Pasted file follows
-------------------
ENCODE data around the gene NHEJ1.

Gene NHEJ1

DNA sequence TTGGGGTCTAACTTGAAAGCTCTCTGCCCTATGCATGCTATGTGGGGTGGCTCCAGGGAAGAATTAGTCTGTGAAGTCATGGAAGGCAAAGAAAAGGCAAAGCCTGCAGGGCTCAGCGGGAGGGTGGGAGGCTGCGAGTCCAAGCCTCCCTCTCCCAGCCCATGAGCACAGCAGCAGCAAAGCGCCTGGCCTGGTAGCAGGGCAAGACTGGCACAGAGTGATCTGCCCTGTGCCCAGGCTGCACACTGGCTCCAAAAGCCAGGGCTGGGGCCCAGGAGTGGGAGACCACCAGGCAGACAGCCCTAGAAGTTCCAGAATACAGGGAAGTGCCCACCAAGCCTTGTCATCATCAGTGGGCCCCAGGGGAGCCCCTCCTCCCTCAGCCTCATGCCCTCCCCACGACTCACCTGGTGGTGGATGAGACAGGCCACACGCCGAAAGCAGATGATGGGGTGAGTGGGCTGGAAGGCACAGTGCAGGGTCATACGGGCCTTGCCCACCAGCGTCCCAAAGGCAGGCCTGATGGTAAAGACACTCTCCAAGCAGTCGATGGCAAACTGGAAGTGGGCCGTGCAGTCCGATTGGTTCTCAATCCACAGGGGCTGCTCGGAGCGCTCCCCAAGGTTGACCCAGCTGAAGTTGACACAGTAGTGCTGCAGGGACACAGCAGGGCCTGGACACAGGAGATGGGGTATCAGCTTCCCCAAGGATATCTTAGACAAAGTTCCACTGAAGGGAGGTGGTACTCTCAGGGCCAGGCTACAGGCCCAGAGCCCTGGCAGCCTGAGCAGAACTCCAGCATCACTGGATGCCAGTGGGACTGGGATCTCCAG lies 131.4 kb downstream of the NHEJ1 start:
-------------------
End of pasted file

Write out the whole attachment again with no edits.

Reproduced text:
ENCODE data around the gene NHEJ1.

Gene NHEJ1

DNA sequence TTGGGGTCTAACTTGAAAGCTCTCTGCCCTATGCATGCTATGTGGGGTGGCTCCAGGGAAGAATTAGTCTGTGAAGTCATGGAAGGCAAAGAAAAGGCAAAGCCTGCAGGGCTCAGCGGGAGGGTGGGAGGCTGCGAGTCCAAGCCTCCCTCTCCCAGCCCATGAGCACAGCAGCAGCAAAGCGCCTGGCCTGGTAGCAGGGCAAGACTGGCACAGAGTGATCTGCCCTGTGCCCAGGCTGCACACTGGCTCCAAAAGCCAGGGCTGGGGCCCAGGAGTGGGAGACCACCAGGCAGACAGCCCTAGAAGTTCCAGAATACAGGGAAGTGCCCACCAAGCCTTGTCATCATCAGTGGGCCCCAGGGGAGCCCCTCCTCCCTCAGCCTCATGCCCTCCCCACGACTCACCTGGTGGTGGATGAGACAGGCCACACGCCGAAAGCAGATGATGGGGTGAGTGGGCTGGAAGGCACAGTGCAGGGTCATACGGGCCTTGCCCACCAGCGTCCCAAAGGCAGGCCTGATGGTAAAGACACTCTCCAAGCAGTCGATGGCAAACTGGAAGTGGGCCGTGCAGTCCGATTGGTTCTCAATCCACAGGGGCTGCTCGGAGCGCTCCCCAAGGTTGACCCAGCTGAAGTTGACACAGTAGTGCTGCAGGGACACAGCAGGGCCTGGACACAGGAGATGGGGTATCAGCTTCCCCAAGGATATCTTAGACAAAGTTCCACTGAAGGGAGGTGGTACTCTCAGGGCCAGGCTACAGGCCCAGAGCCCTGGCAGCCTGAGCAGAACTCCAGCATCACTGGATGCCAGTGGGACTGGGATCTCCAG lies 131.4 kb downstream of the NHEJ1 start: